Changes in Latitude, Changes in Attitude
By Meda Kessler
Photos courtesy of Mike and Cheryl Ogle
A Fort Worth couple jumps off the daily grind into Panama’s warm Caribbean waters. Regrets? Absolutely none.
Family. Friends. High-speed internet. Since making the move to Bocas del Toro, Panama, at the beginning of the year, Cheryl and Mike Ogle have adjusted quickly to island life. They still miss those three things, but the Ogles are having the adventure of a lifetime. They bought beachfront property that backs up to a rainforest and fixed up a house with more modern amenities than most of the locals could dream of (tankless water heater, filtered drinking water, washer and dryer). They also run a bed-and-breakfast dubbed El Pelicano that has been earning rave reviews from guests.
The former Fort Worth residents made their changes Facebook-official on Christmas Eve 2020 and closed on their property in February.
Mike, a former director of operations for Northrop Grumman, lost his job during the pandemic. The couple — she’s 53, he’s 56) — spent the self-isolation period examining their lives and figuring out what they really wanted to do going forward. Mike is a self-admitted workaholic, but the layoff gave him time to look hard at their finances and crunch numbers. “I figured out that we could retire but couldn’t do it in the United States. We had been looking at other options, and Panama was on that list.”
Cheryl says Mike doesn’t like the cold — both are originally from Seattle — and the Caribbean side of Panama offers 82-degree temperatures year-round. They both wanted to be close to the water.
They found a place in the province of Bocas del Toro, already a destination for adventurous tourists thanks to the rainforest, the beaches and prime surfing. What you won’t find are luxury hotels or wild nightlife. It’s neither Cabo nor Cancun. There aren’t direct flights from DFW, either, so it’s a bit more cumbersome to get to their location. Because it’s an island, you walk everywhere or take a water taxi; the Ogles bought a small boat for convenience. And then there’s that whole internet thing.
What it has been is an adventure. A little more than six months into their new life (a half of a year is a milestone for expats), they’re tan, rested and having a ball. And they’re looking forward to the high season, which starts in November, and an increase in bookings.
“We’ve had people from Europe, backpackers, a solo female traveler and lots of teleworkers who were tired of sitting at home and wanted to get out as soon as the world opened up,” says Mike. Some stay a few days; some have booked monthlong stays. One woman from Maryland told them she really didn’t want to return home.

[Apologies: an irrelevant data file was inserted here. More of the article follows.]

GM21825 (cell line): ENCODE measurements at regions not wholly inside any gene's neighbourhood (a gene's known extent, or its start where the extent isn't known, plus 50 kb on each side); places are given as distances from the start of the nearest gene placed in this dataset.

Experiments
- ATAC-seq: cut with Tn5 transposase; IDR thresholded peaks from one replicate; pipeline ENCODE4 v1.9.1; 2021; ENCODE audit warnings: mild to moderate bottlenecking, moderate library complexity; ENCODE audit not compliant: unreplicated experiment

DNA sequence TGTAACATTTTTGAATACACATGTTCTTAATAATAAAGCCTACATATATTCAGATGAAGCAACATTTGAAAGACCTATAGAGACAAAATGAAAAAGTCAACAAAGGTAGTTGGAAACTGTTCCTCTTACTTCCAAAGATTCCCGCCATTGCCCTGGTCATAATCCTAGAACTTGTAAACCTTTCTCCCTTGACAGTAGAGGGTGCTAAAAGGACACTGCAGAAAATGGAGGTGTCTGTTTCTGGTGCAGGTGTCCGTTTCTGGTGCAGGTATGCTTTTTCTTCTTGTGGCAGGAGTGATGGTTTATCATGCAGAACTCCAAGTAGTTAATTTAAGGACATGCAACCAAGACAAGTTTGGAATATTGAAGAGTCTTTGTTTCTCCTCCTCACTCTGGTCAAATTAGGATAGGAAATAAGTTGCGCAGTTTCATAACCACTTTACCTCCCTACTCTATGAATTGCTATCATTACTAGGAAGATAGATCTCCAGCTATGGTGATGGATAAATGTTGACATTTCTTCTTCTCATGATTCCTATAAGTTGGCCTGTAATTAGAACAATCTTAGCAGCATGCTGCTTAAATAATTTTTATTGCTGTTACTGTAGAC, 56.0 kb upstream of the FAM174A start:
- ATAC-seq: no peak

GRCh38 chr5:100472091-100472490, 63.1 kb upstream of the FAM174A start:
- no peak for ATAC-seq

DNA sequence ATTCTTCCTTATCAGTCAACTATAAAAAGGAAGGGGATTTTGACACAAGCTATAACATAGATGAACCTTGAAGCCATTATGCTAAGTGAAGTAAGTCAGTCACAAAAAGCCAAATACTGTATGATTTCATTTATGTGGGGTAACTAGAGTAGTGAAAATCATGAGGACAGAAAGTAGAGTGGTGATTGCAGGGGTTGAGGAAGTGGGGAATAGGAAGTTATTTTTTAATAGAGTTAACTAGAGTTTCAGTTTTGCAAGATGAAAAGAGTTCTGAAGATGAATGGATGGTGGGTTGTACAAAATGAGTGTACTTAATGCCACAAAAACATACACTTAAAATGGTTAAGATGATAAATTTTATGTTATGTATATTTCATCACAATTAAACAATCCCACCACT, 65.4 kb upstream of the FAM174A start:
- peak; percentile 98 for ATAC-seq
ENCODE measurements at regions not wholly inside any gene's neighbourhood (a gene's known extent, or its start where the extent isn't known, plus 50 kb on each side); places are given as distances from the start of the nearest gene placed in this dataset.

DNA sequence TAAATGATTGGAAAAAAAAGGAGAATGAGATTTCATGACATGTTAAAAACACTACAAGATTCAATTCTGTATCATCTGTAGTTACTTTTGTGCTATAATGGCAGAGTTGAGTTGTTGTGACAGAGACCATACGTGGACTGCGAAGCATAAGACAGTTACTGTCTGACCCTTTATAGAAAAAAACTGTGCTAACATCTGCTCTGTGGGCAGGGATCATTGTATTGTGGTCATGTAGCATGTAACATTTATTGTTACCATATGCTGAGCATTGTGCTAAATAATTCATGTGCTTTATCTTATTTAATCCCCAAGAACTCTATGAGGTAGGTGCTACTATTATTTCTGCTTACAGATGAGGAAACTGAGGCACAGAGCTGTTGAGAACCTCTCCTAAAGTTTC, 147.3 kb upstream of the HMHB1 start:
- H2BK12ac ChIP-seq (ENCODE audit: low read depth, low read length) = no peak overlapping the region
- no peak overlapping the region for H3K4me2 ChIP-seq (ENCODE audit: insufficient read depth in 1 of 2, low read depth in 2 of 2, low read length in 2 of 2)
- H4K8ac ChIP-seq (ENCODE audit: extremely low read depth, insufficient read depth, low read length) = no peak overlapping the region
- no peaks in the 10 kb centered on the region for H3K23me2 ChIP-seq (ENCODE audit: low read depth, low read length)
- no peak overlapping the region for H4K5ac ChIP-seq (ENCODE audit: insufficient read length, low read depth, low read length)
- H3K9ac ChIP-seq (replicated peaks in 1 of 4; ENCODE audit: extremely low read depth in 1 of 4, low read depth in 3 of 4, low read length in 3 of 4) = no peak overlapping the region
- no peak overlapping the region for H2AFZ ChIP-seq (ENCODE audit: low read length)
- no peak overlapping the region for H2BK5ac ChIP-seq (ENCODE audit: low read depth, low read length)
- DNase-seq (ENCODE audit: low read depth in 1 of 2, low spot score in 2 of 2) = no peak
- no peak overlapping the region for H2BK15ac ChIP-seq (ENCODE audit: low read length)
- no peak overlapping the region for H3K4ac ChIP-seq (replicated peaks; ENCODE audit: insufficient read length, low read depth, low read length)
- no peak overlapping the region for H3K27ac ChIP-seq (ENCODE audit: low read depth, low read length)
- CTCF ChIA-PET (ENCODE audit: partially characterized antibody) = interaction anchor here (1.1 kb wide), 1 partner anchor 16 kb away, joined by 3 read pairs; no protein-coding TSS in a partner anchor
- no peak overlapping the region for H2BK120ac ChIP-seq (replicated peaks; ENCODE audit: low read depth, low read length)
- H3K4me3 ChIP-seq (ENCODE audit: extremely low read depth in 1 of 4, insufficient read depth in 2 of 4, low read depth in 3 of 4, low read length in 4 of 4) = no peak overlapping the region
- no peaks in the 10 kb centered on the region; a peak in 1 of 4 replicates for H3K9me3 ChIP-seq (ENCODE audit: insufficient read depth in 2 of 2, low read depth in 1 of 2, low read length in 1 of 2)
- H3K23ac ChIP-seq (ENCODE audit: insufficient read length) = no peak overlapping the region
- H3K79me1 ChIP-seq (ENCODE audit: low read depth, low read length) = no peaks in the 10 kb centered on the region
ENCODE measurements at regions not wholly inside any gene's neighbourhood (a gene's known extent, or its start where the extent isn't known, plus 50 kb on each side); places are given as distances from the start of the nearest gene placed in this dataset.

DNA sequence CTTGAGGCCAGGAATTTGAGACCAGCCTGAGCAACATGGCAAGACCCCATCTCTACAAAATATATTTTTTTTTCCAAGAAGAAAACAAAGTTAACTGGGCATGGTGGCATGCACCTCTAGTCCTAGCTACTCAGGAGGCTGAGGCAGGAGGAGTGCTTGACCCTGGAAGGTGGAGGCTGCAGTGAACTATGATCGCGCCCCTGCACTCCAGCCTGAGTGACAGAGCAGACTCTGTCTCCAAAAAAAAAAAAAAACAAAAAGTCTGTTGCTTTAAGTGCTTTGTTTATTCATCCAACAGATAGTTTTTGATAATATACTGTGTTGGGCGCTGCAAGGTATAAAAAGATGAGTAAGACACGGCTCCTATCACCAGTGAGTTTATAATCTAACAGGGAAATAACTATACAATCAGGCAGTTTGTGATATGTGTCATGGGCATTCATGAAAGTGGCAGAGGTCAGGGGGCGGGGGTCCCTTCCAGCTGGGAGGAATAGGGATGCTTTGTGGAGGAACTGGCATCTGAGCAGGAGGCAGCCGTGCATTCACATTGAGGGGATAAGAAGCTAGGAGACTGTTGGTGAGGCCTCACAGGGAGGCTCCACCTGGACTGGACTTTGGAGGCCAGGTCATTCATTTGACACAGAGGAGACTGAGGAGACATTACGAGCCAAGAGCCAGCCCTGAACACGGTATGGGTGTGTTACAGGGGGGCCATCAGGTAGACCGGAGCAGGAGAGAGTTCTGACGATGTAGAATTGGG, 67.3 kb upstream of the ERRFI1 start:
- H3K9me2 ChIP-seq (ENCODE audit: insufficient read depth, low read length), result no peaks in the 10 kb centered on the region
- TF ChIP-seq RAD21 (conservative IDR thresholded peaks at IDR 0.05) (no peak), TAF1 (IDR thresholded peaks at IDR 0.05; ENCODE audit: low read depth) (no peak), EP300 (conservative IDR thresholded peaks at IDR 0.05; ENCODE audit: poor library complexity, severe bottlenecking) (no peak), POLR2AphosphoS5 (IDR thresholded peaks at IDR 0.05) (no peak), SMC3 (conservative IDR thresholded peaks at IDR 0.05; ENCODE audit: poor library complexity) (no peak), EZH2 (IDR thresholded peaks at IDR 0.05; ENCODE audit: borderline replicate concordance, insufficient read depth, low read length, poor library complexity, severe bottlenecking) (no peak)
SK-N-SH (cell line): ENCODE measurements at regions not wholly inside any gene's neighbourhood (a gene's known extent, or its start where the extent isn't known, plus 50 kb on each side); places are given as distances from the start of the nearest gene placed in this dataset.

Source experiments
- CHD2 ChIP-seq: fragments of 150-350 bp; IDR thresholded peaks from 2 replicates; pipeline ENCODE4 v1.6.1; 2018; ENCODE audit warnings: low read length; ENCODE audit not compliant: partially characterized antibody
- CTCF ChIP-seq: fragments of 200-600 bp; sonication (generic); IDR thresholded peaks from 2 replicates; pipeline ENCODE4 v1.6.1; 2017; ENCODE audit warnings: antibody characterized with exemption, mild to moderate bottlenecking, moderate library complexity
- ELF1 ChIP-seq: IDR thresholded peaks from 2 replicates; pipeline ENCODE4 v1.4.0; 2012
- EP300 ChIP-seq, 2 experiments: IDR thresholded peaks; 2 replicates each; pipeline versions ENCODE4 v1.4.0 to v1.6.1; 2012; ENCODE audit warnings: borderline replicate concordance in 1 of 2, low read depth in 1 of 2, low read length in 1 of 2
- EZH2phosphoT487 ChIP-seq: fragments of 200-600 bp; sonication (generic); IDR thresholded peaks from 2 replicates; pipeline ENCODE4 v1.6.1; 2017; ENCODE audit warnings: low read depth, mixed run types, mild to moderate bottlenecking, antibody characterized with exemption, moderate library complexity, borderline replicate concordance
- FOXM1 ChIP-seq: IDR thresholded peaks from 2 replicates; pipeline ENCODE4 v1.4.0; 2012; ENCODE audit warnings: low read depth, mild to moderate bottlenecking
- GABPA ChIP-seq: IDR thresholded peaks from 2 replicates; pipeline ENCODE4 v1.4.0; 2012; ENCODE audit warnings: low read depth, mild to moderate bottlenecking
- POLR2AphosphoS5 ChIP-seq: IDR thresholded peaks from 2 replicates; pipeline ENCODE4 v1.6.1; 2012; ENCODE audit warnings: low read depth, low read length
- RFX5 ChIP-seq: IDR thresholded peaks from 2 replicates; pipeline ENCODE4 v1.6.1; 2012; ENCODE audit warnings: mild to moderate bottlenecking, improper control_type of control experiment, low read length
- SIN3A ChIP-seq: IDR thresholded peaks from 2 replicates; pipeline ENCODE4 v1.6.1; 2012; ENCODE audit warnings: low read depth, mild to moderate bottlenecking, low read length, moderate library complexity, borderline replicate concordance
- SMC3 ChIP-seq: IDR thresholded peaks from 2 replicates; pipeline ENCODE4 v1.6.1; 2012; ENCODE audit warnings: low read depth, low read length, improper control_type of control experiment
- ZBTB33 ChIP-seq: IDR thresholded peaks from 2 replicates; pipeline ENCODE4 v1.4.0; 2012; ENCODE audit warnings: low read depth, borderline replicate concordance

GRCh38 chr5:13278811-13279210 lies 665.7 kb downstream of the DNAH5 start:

The Ogles understand. Despite major lifestyle changes, they don’t miss the grind of living in the States. “We don’t covet the latest iPhone or worry about a mortgage. We appreciate the simple things more,” says Cheryl. They have an iPad if they want to watch a movie. They savor the sunsets and go to bed early because it’s dark by 7 p.m. Mike’s up early working on continued construction and improvements but knows there’s a hammock nearby if he needs to nap later. “I definitely understand the ‘siesta’ concept now,” says Mike. Cheryl deals with online bookings, greets guests and works to make them feel as welcome as possible.
They’re working but it doesn’t feel like work. They didn’t buy a turnkey operation and definitely wanted to elevate the accommodations for themselves and paying customers. To bring the property up to speed, Mike planned in advance and worked with their real estate agent to do the calculations needed when it came to construction.
“That didn’t quite work out, plus COVID affected availability and price of materials, so the project ended up costing a lot more. In hindsight, we should have just bulldozed the place and started new,” says Mike, who had a 40-foot container shipped over with everything from lumber to appliances. Cheryl has long been a paid product reviewer for Amazon, so she’s put that to good use in Panama to stock the house and B&B with everything from small appliances to snorkeling gear. Guests are amazed — and appreciative — to find niceties such as a blender and a toaster oven.
The town, and everything else of interest, is within walking distance. While the fresh lobsters or shrimp to sell. Restaurants serving local fare are plentiful, and there’s even a spot for what Mike says is “shockingly good” pizza. He does miss his beloved Martin House Brewing Company beer, however. “Fast food means you get empanadas from a food truck,” says Cheryl.
The negatives are what you’d expect from living near the water and a jungle: There are tarantulas, scorpions and tiny bugs that come out after dark and bite. And it’s humid. While Mike hasn’t had a haircut in more than a year, Cheryl has chopped off a lot of hers due to heat.
But the good outweighs the bad. They eat, swim, nap and repeat on many days. Mike fishes; Cheryl watches the sunsets.
“To anyone thinking about changing lifestyles and moving, just do it,” says Mike. “This is the first time in our entire lives that we are doing exactly what we want to do. My worst day here is better than my best day at my job.”